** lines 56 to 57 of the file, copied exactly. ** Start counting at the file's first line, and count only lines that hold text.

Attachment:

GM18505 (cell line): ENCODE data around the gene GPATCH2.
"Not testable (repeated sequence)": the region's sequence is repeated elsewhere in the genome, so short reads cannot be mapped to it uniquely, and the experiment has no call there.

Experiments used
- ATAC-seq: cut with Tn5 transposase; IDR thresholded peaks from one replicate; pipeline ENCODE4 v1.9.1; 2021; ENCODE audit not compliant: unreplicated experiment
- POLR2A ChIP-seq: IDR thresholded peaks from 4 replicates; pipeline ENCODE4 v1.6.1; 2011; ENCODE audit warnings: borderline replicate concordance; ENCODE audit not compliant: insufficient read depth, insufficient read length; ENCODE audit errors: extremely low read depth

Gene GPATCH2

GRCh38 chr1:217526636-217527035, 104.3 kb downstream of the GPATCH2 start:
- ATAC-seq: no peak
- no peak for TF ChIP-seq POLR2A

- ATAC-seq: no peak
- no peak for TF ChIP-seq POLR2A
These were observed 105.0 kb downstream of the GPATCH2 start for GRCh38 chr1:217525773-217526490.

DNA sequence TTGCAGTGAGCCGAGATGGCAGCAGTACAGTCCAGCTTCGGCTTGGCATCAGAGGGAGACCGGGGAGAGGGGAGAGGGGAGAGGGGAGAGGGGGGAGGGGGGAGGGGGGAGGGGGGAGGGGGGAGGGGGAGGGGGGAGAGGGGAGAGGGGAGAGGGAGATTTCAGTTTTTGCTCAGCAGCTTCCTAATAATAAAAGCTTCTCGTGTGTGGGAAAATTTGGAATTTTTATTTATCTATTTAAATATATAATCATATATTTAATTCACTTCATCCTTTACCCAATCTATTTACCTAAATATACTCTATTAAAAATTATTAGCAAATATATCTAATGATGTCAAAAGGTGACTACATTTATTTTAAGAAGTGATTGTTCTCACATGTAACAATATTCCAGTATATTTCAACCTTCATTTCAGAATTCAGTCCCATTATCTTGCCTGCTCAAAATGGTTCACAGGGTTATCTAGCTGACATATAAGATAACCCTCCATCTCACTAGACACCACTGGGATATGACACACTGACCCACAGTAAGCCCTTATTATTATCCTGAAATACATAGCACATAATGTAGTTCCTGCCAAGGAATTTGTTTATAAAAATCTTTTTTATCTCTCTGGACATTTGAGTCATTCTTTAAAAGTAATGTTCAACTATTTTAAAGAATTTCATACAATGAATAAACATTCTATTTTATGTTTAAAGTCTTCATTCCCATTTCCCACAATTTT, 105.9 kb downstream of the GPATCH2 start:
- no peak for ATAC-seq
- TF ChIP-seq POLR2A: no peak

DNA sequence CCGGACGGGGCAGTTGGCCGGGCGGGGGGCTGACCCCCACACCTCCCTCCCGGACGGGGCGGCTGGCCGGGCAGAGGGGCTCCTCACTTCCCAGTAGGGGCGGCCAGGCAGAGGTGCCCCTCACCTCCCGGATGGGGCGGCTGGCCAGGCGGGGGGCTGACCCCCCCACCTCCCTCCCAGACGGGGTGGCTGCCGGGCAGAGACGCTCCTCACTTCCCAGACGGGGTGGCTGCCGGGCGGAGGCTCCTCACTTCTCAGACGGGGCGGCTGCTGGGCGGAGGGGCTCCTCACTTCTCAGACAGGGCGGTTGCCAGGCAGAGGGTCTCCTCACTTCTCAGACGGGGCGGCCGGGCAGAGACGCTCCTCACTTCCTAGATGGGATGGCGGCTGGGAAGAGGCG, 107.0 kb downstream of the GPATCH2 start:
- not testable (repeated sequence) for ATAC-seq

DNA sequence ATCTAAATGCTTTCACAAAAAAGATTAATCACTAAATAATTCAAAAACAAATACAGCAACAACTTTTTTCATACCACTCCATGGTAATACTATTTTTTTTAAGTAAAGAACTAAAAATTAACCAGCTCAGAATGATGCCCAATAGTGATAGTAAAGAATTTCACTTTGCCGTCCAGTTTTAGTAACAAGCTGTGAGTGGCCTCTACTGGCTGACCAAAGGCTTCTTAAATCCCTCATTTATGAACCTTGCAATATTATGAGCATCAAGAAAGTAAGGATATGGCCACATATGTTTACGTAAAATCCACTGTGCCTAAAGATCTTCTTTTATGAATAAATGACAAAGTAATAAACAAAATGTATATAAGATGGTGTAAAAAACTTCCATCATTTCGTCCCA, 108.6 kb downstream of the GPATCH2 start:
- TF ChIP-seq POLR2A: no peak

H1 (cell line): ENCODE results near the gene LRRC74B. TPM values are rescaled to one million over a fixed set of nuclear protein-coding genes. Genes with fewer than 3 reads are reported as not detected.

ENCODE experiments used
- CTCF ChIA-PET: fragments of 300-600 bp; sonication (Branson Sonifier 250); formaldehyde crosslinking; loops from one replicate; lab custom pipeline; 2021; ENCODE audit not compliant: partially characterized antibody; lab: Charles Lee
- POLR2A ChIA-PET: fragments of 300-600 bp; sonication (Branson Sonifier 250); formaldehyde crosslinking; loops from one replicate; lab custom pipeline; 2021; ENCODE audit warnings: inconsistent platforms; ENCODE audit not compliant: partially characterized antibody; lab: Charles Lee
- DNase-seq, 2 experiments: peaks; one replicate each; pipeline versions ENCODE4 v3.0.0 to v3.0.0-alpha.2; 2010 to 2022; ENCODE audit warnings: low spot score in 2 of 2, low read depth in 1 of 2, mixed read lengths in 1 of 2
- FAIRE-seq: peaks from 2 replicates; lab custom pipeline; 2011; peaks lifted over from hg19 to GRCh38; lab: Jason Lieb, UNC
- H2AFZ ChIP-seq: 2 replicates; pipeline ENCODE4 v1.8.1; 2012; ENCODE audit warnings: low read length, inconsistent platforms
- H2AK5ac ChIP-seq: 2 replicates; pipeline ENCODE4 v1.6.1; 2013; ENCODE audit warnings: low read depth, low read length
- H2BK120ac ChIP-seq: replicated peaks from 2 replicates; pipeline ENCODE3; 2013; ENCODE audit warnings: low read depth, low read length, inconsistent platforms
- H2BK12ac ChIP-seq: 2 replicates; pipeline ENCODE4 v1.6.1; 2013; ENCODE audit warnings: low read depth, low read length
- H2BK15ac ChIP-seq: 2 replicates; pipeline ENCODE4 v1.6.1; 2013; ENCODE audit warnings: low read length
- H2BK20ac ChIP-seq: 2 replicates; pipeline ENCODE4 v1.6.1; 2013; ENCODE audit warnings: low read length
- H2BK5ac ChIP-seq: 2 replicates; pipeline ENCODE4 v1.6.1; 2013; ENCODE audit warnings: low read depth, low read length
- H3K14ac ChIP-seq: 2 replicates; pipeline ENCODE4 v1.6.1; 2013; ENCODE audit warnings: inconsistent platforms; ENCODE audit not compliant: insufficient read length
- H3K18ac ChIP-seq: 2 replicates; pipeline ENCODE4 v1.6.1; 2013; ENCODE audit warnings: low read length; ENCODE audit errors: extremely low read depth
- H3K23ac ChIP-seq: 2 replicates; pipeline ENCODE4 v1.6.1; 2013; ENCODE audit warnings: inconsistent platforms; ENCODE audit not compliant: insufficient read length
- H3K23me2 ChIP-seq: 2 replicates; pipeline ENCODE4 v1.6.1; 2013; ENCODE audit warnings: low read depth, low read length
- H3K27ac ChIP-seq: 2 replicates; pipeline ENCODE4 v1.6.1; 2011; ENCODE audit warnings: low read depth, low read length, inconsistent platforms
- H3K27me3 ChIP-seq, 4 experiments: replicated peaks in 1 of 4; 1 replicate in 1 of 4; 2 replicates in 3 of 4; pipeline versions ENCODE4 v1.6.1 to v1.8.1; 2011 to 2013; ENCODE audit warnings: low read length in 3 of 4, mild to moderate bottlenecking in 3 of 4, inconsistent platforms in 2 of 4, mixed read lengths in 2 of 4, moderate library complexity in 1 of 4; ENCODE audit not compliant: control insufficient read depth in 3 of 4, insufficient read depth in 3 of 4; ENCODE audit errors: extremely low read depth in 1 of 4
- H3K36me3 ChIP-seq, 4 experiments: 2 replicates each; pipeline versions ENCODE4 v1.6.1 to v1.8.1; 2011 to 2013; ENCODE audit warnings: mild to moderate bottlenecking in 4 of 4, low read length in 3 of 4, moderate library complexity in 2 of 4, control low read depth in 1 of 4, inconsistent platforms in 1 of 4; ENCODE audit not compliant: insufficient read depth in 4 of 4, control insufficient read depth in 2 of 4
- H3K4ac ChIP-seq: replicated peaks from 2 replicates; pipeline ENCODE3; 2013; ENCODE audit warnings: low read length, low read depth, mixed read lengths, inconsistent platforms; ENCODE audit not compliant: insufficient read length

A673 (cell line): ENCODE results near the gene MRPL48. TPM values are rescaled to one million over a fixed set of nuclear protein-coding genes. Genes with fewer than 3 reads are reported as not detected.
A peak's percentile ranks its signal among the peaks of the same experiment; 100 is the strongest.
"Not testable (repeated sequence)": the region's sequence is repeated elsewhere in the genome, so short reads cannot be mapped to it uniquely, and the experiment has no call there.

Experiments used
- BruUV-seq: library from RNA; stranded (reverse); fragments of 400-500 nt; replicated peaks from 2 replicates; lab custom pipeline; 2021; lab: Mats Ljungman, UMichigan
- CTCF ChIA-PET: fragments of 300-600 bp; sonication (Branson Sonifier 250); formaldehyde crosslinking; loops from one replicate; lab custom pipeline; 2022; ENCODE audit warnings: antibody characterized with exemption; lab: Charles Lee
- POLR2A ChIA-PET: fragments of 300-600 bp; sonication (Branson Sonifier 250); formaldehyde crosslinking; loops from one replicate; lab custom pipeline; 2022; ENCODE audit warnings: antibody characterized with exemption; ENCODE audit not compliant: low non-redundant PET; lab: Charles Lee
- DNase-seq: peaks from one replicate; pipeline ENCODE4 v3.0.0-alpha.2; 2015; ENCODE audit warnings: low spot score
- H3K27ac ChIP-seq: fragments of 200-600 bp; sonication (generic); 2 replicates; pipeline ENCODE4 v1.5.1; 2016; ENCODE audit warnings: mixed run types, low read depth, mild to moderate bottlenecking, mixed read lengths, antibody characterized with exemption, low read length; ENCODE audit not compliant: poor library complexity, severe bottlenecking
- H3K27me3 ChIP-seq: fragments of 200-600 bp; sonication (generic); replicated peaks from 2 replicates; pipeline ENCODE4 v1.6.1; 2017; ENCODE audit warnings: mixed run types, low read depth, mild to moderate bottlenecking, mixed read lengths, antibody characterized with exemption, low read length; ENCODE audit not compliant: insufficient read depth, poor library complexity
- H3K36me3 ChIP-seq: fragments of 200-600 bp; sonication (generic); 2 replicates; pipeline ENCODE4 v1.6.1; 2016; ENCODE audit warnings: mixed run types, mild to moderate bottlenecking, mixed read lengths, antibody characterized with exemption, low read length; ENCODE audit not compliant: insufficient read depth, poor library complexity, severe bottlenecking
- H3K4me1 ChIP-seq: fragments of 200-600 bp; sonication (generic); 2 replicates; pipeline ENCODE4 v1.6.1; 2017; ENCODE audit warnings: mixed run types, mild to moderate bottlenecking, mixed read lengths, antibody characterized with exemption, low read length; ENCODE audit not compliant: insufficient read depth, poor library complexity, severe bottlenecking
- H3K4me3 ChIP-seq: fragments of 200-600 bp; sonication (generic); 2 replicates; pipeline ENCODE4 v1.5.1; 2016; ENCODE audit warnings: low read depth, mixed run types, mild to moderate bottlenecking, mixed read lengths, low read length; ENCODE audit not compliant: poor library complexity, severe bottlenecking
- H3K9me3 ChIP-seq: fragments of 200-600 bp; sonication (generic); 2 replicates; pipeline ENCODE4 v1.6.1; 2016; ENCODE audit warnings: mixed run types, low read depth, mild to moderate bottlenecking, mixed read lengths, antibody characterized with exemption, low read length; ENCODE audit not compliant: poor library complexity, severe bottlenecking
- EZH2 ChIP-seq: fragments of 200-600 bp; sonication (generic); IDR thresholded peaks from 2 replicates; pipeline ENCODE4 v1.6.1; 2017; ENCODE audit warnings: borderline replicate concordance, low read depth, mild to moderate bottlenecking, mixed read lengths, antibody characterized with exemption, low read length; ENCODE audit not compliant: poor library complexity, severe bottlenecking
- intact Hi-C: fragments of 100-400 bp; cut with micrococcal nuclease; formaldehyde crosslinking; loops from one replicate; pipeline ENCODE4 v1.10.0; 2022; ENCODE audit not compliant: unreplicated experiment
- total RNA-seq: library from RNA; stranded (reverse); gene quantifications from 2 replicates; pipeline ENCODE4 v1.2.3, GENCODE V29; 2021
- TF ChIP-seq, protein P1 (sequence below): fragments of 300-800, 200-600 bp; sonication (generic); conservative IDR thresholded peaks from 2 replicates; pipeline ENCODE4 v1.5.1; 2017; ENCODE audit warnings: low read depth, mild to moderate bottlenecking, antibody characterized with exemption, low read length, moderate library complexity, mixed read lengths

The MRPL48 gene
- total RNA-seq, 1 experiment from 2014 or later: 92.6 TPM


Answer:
- intact Hi-C: fragments of 100-400 bp; cut with micrococcal nuclease; formaldehyde crosslinking; loops from one replicate; pipeline ENCODE4 v1.10.0; 2022; ENCODE audit not compliant: unreplicated experiment
- total RNA-seq: library from RNA; stranded (reverse); gene quantifications from 2 replicates; pipeline ENCODE4 v1.2.3, GENCODE V29; 2021